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Immigrating Through Marriage

by | Jul 30, 2017 | Aachen, Family Law, Firm News, Immigration, London, Munich |

Lawful Permanent Residency through the marriage to a U.S. citizen is the most common way for immigrants to achieve citizenship. The Immigration Marriage Fraud Amendments of 1986 allows immigration officials to criticize cases for marriage in depth. They ask for extensive amounts of documents before granting fiancée(s) marriage visas. The repercussions for marriages that deemed fraudulent can vary from monetary fine, criminal prosecution, permanent visa restrictions, and possible deportation.

A petition must be filed for US citizens wishing to marry a fiancée outside the US to get a visa approved. The U.S. citizen has to provide documentation that he/she has been in a relationship with the fiancé(e) for a least last two years before the filing. Generally, the longer the couple has been together, the stronger the cases will be. Relationships developed through the internet are intensely scrutinized.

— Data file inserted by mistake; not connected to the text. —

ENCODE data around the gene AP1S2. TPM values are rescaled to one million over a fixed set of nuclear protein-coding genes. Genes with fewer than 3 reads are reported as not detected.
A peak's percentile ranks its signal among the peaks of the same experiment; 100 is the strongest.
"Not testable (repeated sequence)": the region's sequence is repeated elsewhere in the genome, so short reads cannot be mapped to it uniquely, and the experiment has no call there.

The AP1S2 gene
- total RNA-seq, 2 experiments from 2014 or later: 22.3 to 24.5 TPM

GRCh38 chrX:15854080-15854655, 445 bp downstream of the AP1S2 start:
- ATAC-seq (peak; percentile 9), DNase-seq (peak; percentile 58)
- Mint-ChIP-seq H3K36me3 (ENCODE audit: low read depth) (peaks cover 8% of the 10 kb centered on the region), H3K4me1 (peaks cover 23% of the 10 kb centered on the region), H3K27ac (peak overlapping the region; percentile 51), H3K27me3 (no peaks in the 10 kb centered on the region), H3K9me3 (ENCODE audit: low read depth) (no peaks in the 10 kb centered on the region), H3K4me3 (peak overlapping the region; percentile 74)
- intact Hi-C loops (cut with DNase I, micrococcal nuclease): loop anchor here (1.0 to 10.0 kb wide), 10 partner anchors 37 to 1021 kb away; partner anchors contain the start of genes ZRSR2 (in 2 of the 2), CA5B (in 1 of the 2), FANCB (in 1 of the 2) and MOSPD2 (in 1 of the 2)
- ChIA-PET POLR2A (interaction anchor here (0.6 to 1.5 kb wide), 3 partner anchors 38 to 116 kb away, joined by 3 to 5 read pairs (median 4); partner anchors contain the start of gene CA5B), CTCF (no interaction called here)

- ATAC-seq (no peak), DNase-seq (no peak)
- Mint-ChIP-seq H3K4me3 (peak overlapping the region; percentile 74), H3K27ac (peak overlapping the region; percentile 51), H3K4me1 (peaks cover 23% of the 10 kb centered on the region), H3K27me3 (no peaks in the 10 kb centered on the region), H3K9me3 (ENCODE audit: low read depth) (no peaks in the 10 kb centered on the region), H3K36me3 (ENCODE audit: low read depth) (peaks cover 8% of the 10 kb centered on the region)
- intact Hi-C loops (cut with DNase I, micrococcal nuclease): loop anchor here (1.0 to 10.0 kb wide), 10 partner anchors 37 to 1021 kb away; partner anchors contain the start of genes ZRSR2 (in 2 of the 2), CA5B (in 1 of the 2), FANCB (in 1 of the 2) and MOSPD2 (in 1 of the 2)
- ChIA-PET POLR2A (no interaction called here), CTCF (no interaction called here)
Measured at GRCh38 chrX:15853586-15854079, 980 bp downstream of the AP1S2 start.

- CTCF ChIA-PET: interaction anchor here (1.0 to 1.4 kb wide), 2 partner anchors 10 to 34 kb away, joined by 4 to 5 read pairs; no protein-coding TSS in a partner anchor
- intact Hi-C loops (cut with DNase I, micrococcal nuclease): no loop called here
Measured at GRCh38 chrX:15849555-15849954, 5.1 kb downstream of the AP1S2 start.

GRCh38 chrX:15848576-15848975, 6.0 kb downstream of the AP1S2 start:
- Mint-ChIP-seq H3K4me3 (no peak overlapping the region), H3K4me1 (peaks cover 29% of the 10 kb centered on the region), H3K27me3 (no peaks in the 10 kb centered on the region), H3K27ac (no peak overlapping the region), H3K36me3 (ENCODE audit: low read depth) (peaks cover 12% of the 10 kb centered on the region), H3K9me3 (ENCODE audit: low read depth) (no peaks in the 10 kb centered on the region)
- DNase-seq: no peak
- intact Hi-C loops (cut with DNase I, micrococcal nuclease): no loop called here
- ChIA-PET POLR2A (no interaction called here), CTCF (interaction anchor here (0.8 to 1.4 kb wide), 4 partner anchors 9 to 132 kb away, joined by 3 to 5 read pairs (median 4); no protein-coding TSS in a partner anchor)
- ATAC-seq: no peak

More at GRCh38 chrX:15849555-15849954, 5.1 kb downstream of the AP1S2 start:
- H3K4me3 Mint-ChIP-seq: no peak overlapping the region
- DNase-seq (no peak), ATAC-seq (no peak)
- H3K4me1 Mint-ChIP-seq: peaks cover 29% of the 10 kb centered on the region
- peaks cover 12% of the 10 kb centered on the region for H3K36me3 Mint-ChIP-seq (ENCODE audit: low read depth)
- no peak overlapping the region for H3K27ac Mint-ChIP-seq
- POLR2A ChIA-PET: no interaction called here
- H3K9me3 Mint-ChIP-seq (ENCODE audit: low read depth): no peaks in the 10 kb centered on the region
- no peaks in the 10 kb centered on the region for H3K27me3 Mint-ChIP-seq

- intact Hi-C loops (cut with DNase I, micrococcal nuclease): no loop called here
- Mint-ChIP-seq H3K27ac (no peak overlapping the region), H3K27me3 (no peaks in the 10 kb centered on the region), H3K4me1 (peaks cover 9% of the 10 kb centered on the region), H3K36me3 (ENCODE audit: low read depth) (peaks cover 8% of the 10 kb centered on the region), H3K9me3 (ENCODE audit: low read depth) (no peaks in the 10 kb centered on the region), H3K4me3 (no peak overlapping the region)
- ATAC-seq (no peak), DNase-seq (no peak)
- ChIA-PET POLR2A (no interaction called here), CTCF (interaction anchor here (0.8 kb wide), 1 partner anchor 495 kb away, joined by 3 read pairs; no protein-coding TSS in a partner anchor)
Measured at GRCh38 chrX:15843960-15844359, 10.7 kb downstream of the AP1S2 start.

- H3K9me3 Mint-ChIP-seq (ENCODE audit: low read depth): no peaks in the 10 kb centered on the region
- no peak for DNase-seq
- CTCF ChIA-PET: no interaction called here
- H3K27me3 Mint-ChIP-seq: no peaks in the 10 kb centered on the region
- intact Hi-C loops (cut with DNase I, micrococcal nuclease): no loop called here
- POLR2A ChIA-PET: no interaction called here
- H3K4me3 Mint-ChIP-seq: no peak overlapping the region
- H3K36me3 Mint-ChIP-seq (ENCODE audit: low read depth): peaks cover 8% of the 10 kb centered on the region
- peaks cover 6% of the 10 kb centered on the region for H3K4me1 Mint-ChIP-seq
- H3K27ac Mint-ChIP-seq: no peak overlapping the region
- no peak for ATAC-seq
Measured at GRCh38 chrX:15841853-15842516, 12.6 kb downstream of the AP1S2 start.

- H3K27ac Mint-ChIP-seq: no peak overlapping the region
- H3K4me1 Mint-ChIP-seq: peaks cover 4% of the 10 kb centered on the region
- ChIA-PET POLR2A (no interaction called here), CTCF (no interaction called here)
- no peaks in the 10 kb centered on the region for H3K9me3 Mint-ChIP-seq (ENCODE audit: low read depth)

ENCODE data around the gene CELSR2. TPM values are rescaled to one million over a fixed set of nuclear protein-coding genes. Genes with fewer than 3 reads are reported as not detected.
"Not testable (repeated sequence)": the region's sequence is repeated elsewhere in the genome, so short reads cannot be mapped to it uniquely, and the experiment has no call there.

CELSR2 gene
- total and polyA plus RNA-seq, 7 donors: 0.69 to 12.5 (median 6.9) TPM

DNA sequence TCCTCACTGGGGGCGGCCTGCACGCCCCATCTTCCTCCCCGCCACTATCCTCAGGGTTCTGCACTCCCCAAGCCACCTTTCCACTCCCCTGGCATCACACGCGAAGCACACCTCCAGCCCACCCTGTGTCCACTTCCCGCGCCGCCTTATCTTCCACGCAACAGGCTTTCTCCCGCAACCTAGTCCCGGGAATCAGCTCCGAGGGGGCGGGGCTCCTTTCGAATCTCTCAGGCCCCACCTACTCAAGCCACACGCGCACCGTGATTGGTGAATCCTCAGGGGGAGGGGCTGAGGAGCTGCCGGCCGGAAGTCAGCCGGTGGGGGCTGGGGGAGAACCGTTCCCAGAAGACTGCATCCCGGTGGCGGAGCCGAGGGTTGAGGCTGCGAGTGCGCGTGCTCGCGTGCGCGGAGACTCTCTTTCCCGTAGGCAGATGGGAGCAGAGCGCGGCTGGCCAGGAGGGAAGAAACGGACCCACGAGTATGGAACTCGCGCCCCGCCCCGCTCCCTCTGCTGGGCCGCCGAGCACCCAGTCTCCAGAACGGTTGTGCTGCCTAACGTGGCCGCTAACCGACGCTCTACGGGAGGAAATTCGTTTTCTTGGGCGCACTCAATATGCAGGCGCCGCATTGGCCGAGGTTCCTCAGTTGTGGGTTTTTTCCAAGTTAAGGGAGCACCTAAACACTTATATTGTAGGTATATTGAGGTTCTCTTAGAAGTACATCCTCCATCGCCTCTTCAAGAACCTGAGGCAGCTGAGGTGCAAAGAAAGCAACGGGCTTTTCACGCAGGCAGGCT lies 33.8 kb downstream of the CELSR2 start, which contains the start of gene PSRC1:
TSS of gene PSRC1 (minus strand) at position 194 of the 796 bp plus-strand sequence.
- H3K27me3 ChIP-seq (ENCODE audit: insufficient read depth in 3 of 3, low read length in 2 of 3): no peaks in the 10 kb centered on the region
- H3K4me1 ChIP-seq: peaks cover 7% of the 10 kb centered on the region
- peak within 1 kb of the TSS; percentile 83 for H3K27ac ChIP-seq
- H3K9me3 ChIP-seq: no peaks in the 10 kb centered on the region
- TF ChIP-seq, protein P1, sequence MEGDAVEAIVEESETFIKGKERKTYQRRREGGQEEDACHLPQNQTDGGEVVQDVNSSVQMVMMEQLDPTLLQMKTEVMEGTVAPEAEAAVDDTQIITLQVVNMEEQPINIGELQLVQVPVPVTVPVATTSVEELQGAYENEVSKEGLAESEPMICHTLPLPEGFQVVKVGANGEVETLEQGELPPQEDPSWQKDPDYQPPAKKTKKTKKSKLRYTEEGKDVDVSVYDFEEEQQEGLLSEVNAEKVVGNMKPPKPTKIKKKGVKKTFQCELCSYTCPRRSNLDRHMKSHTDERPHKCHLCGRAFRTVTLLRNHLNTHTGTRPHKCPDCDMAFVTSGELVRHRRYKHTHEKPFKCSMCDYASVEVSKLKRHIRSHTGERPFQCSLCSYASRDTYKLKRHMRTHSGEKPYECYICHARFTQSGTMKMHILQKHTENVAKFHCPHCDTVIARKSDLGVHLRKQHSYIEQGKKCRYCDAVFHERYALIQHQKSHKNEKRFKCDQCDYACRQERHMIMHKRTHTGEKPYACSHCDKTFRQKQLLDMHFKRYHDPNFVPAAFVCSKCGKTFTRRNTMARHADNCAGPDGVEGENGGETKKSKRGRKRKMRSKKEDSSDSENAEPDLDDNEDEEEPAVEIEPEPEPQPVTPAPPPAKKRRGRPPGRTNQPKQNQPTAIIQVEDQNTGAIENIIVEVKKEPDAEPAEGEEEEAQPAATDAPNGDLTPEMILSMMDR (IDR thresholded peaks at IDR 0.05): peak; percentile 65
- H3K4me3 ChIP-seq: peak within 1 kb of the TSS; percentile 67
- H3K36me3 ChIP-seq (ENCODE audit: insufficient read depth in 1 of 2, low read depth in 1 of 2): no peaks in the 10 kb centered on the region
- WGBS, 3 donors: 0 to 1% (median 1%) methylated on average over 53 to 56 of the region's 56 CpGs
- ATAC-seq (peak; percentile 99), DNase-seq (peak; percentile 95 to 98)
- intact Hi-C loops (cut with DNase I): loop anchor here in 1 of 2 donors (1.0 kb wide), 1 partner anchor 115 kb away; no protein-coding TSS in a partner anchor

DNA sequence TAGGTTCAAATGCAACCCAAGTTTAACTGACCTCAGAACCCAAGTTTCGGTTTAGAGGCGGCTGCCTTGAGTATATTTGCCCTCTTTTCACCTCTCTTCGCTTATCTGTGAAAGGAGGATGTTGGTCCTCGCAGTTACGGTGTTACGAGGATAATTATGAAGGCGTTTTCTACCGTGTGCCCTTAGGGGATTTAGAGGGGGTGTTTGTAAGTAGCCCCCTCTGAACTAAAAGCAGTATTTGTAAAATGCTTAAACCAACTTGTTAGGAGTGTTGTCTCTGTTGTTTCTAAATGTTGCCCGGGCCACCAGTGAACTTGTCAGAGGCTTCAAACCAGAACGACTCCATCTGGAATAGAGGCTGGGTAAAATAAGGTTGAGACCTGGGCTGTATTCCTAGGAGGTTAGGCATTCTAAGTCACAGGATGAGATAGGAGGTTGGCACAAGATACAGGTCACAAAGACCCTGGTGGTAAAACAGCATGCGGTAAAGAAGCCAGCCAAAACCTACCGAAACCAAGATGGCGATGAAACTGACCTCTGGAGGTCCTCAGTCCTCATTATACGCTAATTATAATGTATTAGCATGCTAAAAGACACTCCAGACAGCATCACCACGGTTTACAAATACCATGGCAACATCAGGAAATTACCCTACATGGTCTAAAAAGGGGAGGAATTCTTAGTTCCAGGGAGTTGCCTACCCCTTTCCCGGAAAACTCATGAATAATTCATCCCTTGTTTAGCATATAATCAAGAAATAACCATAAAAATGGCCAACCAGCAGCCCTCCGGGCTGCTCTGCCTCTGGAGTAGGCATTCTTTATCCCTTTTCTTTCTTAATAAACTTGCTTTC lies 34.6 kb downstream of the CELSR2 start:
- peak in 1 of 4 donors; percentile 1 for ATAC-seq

The International Marriage Broker Regulation Act requires foreign fiancée to disclose all of their criminal backgrounds. The fiancé(e) or spouse will be questioned about the US citizen’s criminal record outside the presence of the US citizens spouse to demonstrate that there has been full transparency. The case will most generally be disregarded if the alien fiancée or spouse is not aware of the US citizens criminal background.

If the case is approved the fiancé(e) will obtain a K-1 visa or a K-3 visa to enter the US. The fiancé(e)s must marry within 90 days of arrival into the US and then very soon after, apply for his/her Green Card. If the couple divorces before the Green Card application is received, the application cannot be transferred to another spouse.

The immigration process in the US can place a unique strain on marriages that can often lead to divorce. Nonetheless, the immigrant spouse, until he/she receives authorization for employment and a social security card, is and will be dependent on the U.S. citizen spouse.

by: Urban Thier & Federer, P.A.